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1.3. References
2.1. Overview of the imperative paradigm
2.2. Overview of the functional paradigm
2.3. Overview of the logic paradigm
2.4. Overview of the object-oriented paradigm
2.5. References
3.1. Lisp
3.2. Scheme
3.3. References
4.4. Arithmetic expressions
4.5. Equality in Scheme
4.7. References
5.1. Types
5.2. Type checking
5.3. Static type checking
5.4. An example of type checking
5.5. Types in functional programming languages
5.6. References
6.1. Proper lists
6.2. Symbolic expressions and improper lists
6.3. Practical list construction
6.4. List functions
6.5. Association lists
6.6. Property lists
6.7. Tables as lists of rows
7.2. Vectors
7.3. Strings
7.4. References
8.1. Definitions
8.2. The function concept
8.3. Lambda calculus
8.4. Functions in Scheme
8.5. Function objects
8.6. Functions as first class values
8.7. Anonymous functions
8.8. Lambda expressions in Scheme
8.9. Optional parameters of Scheme functions (1)
8.10. Optional parameters of Scheme functions (2)
8.11. Closures
8.12. Function definition in Scheme
8.13. Simple web-related functions (1)
8.14. Simple web-related functions (2)
8.15. Function exercises
8.16. References
9.1. The let name binding expression
9.2. The equivalent meaning of let
9.3. Examples with let name binding
9.4. The let* name binding construct
9.5. An example with let*
9.6. The letrec namebinding construct
9.7. LAML time functions
9.8. References
10.1. Conditional expressions
10.2. Examples with if
10.3. Example with cond: leap-year?
10.4. Example with cond: american-time
10.5. Example with cond: as-string
10.6. References
11.1. Recursion
11.2. List processing
11.3. Tree processing (1)
11.4. Tree processing (2)
11.5. Recursion versus iteration
11.6. Example of recursion: number-interval
11.7. Examples of recursion: string-merge
11.8. Examples with recursion: string-of-char-list?
11.9. References
12.1. Hilbert Curves
12.2. Building Hilbert Curves of order 1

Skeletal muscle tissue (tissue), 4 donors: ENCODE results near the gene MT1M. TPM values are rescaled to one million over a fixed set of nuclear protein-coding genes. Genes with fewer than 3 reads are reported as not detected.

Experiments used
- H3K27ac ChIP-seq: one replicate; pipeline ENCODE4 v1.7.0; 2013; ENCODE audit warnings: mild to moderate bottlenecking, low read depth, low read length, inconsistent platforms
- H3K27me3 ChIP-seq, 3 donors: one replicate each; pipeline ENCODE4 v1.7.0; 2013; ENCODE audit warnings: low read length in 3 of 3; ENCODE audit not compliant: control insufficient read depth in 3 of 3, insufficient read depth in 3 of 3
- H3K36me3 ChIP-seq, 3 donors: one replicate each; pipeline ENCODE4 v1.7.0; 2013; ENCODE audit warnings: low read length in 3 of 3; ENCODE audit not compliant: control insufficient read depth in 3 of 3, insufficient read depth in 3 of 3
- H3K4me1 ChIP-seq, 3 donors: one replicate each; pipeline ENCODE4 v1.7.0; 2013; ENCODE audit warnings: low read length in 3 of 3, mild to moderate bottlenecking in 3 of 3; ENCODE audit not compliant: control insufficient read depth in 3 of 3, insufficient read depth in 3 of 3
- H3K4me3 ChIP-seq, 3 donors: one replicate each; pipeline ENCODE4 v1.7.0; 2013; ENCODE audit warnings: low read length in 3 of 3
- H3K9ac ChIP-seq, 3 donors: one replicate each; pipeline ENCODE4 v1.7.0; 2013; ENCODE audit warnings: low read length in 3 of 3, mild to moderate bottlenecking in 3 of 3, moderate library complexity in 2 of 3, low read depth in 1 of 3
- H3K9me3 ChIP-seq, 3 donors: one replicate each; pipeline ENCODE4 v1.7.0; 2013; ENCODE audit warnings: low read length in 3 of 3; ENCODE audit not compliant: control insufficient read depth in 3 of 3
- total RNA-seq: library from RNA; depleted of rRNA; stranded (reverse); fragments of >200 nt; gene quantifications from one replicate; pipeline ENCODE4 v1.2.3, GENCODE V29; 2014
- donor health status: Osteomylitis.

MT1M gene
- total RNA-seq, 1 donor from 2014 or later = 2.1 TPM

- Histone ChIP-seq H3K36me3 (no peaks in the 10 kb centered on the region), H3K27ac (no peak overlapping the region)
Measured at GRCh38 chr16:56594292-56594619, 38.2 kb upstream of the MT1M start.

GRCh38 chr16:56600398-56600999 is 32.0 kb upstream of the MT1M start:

12.3. Building Hilbert Curves of order 2
12.4. Building Hilbert Curves of order 3
12.5. Building Hilbert Curves of order 4
12.6. A program making Hilbert Curves
13.1. Introduction and motivation
13.2. The catch and throw idea
13.3. A catch and throw example
13.4. The intuition behind continuations
13.5. Being more precise
13.6. The capturing of continuations
13.7. Capturing, storing, and applying continuations
13.8. Use of continuations for escaping purposes
13.9. Practical example: Length of an improper list
13.10. Practical example: Searching a binary tree
13.11. References
14.1. Higher-order functions
14.2. Some simple and general higher-order functions
14.3. Linear search in lists
14.4. Generation of list selectors
14.5. References
15.1. Classical higher-order functions: Overview
15.2. Mapping
15.3. The mapping function
15.4. Examples of mapping
15.5. Filtering
15.6. The filtering function
15.7. Examples of filtering
15.8. References
16.1. Reduction
16.2. The reduction functions
16.3. Accumulation
16.4. Zipping
16.5. The zipping function
17.1. The idea of currying
17.2. Currying in Scheme
17.3. Examples of currying
17.4. Ad hoc currying in Scheme (1)
17.5. Ad hoc currying in Scheme (2)
17.6. References
18.1. HTML mirror generation
18.2. HTML mirror usage examples
18.3. Making tables with the real mirror
18.4. Tables with higher-order functions
18.5. HTML element modifications
18.6. The function simple-html-table
18.7. The XHTML mirror in LAML
18.8. Generation of a leq predicate from enumeration
18.9. References
19.1. Referential transparency
19.2. An illustration of referential transparency
19.3. Arbitrary evaluation order - with some limits
19.4. A motivating example
19.5. A motivating example - clarification
19.6. References
20.1. Rewrite rules
20.2. The alpha rewrite rule
20.3. The beta rewrite rule
20.4. The eta rewrite rule
20.5. Normal forms
20.6. The ordering of reductions
20.7. An example of normal versus applicative evaluation
20.8. Theoretical results
20.9. Practical implications
20.10. Conditionals and sequential boolean operators
20.11. Lazy evaluation
20.12. References
21.1. Delayed evaluation in Scheme
21.2. Examples of delayed evaluation
21.3. Infinite lists in Scheme: Streams
21.4. Example streams
21.5. Stream example: The sieve of Eratosthenes
21.6. Applications of The sieve of Eratosthenes
21.7. References
22.1. Linguistic abstraction
22.2. Linguistic abstraction in Lisp
22.3. Fine grained linguistic abstraction in Lisp
22.4. An example of fine grained abstraction
22.5. Coarse grained linguistic abstraction in Lisp
22.6. An example of coarse grained abstraction
22.7. References
23.1. Embedded languages
23.2. Examples of language embedding in HTML
23.4. References
24.1. Mirrored Languages
24.5. Embedding versus mirroring
24.6. References
25.1. Why 'Lisp in Lisp'
25.2. An overview of Scheme constructs
25.3. Scheme in Scheme
25.4. The eval and apply primitives
25.5. References
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Functional Programming in Scheme

# Functional Programming in Scheme

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03/11/2014

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